Q. What is the little red spot on inner thigh surrounded by ring-like shape?

Answered by
Dr. Ashwini V Swamy
and medically reviewed by iCliniq medical review team.
Published on Feb 27, 2018 and last reviewed on: Sep 19, 2018

Hello doctor,

My 8-year-old daughter has something on her skin. It started about five weeks back with a little red spot on her inner thigh. Initially, it was a bit dry inside. Later, surrounded by a ring-like shape. Now, it has become big.

She got Daktarin for ringworm treatment but it did not help, and after a week the spot got even bigger and changed the color to purple. In the meantime, she was getting new red spots. We went back to GP, and she got Hydrocortisone as a change in treatment. Still no results and new spots are showing up.

After a week, we came back to GP, and she got antibiotic Flucloxacillin. There was no change. Yesterday, a swab was taken, and she got Permethrin cream, and I cannot see the results. I am cleaning her with Hibiscrub for the last five days. There is no itchiness, discomfort or discharge.

Dr. Ashwini V Swamy

Dermatology Venereology
#

Hi,

Welcome to icliniq.com.

I saw the picture (attachment removed to protect patient identity). Few rashes look like Pityriasis rosea. It is a self-limiting condition, usually seen as a reaction to viral infections, some oral medications can also precipitate Pityriasis rosea. It starts with the mother patch, which is the biggest patch that appears first. It presents with red round rash with scales at the edges; we call it collarette scales which is very classic of Pityriasis rosea.

After the mother patch appears, daughter patches follow it. It will be seen on arms, neck, chest, back, and thighs. Each lesion will appear round to oval in shape, with scales at the edge. Sometimes, red bumps are also seen (papular Pityriasis rosea). The peak of rashes (maximum number of rashes) will be around the 4th week, and by the end of 6th to 8th week, rashes start subsiding.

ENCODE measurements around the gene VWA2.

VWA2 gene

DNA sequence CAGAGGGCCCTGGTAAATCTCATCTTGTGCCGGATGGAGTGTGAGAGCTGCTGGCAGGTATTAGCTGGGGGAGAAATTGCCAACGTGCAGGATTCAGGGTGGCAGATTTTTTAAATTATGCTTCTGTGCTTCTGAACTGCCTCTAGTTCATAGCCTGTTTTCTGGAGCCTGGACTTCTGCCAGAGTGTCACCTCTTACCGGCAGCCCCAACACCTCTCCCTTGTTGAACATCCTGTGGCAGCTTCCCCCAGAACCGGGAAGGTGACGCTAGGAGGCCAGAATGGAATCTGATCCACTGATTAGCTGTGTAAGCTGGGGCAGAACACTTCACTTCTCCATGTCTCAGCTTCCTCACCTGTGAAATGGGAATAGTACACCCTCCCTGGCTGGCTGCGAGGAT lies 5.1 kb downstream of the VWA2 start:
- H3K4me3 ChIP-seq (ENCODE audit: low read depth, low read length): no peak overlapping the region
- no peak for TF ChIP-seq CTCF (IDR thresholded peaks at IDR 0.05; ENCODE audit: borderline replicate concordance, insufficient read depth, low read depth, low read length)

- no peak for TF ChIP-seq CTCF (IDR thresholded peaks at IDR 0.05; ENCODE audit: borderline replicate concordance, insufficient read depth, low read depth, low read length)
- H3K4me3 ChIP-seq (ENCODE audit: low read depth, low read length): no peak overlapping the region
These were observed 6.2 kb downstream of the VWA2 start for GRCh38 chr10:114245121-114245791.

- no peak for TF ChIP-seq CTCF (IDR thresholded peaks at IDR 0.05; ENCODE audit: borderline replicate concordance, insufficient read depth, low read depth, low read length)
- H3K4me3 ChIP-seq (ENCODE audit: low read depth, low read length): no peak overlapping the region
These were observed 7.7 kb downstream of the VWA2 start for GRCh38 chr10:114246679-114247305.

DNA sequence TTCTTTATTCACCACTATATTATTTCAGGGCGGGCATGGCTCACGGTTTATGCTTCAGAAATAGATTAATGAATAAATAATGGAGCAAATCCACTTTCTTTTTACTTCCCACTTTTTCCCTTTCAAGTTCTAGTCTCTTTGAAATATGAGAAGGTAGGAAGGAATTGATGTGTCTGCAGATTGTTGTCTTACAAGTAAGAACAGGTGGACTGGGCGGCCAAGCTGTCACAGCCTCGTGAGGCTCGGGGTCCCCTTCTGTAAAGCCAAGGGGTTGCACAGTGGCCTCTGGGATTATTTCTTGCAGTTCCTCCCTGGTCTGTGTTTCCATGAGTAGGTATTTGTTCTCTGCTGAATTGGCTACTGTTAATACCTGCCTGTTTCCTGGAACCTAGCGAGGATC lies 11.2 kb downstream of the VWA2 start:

Fungal infections (tinea) are very itchy. Fungal infection presenting without itching is very unlikely. Though rashes look similar. In scabies, rashes will be intensely itchy with red bumps over finger spaces, wrist, armpits, around the belly button and groin.

I would like to know that did she have fever, cough or sore throat before the rash? Is she taking any oral medication? Does anyone else in the family have similar rashes? Any changes in the routine skin care products, like body lotion, powder or detergent? Do you have pets at home and are these pets ticks free? Can you also upload some clear picture of single rash so that I can appreciate all the finer details?

For more information consult a dermatologist online --> https://www.icliniq.com/ask-a-doctor-online/dermatologist

Thank you doctor,

My daughter had a cough a month back for few weeks, and I thought it might be viral. Before Christmas it was difficult for her to breathe so she was given some pink tablets steroids to dissolve in water for five days and asked to start using brown asthma inhaler- preventer Clenil modulite 100. She has asthma and been using blue reliever inhaler for a long time.

Still, with the brown inhaler, she had spells of catching deep breath few times a day. And starting about few days after new inhaler, the red spot appeared. I stopped the inhaler yesterday as I always thought it might be a side effect. I have not changed anything in our routine. We have a cat. He goes outside only for few minutes to our garden and comes back home. I do not think he has fleas or ticks. I will start using special products on him. Only she has the rash even though we are using the same towels.

Is the condition dangerous or contagious? Should I apply anything on it or just continue with Hydrocortisone or Hibiscrub?

Dr. Ashwini V Swamy

Dermatology Venereology
#

Hi,

Welcome back to icliniq.com.

Yes, this is Pityriasis rosea. It is an inflammatory condition. Not at all dangerous or contagious. It is self resolving. You should see all the rashes resolving in another 2 to 3 weeks. It is a reaction to viral infection. It could be any virus. However, most commonly associated virus are HHV 6 and 7 (human herpesvirus). It does not spread from one person to another person.

In other words, I can say Pityriasis rosea is an allergic reaction to previous viral infections. Start applying topical Calamine lotion in the morning. Continue to apply Hydrocortisone 1% cream to the rashes at night for not more than 2 weeks. Hydrocortisone is a low potent steroid. Hence, these topical steroids can be safely used for 2 weeks. Also, use mild soap like dove for bathing.

For more information consult a dermatologist online --> https://www.icliniq.com/ask-a-doctor-online/dermatologist

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